English physicist Ernest Rutherford is credited with discovering the nucleus in the early 1900s. Rutherford had a long career in atomic physics, during which he taught many other famous physicists. He studied radioactivity along with Marie and Pierre Curie and Henri Becquerel, and through their experiments, they learned much of what we know today about the atom, including the discovery of the nucleus. Before the nucleus was discovered, it was widely believed that positive and negative charges were distributed evenly throughout the atom. Rutherford, along with Hans Geiger and student Ernest Marsden, conducted some interesting tests that proved otherwise [source: Cambridge].
In one of their most well-known experiments, which took place while Rutherford was a professor at the University of Manchester, the physicists beamed alpha particles at a thin sheet of gold foil. During the experiment, most of the particles passed through the gold foil onto the screen behind it, but some were deflected. Rutherford determined that the particles that made up the gold foil must consist mostly of empty space since most of the alpha particles passed through. However, some regions of the gold must have been too dense to allow the alpha particles through, and this heavy part of the atom was what Rutherford called the nucleus. He concluded that it was the nucleus that held most of the atom's mass [source: ThinkQuest].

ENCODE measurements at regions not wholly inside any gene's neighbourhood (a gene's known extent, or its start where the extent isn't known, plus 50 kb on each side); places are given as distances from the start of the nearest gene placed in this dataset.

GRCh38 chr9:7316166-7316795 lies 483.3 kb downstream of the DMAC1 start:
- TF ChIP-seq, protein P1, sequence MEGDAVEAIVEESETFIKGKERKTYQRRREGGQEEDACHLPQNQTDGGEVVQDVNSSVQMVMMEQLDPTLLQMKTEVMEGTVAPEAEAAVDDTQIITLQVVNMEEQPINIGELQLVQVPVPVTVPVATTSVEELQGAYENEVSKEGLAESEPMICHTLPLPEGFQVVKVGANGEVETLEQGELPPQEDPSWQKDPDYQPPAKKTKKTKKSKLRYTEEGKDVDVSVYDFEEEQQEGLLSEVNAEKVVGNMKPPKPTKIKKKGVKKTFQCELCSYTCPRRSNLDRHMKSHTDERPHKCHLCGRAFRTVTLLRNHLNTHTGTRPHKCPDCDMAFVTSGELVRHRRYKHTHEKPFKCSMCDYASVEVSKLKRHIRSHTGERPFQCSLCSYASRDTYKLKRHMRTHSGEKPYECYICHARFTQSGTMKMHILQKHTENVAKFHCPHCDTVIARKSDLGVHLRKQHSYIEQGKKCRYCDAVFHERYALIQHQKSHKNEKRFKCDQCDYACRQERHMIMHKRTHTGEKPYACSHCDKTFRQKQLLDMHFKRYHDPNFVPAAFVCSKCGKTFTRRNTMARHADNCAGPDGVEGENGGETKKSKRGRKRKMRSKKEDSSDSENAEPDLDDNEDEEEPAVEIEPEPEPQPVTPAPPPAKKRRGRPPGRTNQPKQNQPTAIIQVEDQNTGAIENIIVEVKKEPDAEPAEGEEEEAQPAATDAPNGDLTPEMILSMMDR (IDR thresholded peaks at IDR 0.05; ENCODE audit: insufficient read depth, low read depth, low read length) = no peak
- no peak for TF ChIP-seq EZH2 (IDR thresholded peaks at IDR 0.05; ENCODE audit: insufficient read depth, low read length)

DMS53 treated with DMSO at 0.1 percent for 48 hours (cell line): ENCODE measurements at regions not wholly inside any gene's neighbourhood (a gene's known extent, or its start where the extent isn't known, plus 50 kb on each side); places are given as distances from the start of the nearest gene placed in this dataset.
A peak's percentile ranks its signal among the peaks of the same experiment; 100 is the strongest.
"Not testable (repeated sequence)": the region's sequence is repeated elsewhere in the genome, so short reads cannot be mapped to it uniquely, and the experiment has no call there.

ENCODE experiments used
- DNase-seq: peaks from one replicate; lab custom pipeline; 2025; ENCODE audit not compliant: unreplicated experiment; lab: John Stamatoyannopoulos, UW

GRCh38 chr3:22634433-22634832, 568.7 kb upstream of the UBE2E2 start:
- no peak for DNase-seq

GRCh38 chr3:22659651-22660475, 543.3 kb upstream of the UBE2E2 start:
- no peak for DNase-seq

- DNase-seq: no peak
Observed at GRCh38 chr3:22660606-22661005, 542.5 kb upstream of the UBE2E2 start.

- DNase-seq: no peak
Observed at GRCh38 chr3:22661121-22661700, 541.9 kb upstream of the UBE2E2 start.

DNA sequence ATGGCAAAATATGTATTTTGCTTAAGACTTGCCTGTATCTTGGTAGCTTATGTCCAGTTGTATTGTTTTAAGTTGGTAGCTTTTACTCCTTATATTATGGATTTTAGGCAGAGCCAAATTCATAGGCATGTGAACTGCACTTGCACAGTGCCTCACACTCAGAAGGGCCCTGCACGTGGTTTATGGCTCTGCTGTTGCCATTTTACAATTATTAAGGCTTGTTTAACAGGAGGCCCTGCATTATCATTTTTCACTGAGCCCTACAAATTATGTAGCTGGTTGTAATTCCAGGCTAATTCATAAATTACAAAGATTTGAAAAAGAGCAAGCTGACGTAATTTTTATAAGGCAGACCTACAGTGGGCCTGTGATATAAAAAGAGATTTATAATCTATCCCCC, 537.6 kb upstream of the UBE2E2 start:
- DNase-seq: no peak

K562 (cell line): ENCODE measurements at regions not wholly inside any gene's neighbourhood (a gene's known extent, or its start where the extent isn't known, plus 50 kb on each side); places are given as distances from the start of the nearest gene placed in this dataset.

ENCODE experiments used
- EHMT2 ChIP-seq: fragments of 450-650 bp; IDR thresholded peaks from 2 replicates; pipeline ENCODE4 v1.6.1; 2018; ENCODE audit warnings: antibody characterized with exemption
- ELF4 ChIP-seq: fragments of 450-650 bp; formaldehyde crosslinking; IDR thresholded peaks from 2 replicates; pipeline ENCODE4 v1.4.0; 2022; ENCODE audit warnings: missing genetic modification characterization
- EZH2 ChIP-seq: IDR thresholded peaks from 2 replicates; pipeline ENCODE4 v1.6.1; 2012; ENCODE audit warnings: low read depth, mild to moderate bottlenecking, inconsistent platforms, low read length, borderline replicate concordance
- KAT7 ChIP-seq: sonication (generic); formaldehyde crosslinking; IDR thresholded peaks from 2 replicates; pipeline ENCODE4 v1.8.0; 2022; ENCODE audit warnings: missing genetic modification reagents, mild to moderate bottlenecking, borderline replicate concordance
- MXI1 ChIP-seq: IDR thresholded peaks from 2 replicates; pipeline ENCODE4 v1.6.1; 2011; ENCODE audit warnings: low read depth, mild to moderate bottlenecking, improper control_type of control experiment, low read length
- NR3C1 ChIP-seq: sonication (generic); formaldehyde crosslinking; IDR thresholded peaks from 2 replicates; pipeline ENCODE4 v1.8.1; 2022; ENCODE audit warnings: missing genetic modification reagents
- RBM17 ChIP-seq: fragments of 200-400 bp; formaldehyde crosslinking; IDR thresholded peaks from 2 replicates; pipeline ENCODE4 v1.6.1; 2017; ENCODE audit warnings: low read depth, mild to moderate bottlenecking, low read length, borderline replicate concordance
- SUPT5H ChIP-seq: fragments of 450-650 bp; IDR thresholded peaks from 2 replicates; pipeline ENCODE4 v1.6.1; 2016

After Rutherford's discovery in 1911, studies of the nucleus became known as "nuclear physics" and, eventually, led to the splitting of the atom [source: Cambridge]. Rutherford also used alpha particles to discover the proton, and one of his co-workers and fellow physicists, James Chadwick, discovered the neutron.
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